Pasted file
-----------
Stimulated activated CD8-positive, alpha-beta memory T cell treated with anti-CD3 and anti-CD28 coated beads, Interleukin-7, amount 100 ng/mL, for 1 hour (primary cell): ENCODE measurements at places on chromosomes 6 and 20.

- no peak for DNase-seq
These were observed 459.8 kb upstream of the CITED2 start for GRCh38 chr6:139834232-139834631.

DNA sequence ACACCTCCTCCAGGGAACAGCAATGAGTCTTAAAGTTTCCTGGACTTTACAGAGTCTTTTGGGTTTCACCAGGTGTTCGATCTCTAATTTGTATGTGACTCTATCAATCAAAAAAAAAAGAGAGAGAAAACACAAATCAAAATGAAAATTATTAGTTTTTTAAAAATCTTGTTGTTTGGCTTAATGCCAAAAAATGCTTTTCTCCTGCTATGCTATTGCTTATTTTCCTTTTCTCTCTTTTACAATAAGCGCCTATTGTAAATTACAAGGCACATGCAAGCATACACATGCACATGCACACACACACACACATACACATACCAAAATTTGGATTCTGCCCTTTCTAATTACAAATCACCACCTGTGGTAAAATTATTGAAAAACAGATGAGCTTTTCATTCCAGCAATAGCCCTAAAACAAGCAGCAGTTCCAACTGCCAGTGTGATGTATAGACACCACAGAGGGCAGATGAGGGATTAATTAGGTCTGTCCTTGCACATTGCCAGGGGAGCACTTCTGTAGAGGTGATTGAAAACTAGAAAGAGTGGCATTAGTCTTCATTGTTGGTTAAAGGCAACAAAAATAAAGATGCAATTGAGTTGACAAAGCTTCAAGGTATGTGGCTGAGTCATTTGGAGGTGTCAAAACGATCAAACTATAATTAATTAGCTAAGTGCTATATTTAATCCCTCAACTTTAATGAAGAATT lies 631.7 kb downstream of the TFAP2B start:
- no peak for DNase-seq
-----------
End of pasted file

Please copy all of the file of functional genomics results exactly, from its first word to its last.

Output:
Stimulated activated CD8-positive, alpha-beta memory T cell treated with anti-CD3 and anti-CD28 coated beads, Interleukin-7, amount 100 ng/mL, for 1 hour (primary cell): ENCODE measurements at places on chromosomes 6 and 20.

- no peak for DNase-seq
These were observed 459.8 kb upstream of the CITED2 start for GRCh38 chr6:139834232-139834631.

DNA sequence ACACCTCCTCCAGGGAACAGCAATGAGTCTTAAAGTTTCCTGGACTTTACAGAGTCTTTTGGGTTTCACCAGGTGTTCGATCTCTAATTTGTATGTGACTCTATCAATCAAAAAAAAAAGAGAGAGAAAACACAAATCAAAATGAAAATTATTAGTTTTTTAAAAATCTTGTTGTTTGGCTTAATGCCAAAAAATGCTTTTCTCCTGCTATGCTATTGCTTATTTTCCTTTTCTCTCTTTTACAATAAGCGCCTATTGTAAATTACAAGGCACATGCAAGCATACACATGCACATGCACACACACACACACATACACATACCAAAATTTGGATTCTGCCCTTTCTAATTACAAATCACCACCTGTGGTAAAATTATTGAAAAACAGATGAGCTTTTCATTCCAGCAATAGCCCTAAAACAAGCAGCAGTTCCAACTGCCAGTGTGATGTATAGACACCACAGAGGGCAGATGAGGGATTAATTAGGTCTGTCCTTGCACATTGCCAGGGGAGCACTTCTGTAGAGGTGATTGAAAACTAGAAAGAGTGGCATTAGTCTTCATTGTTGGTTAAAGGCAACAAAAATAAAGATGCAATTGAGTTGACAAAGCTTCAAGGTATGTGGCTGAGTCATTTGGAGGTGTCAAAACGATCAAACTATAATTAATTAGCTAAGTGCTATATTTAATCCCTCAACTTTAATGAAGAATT lies 631.7 kb downstream of the TFAP2B start:
- no peak for DNase-seq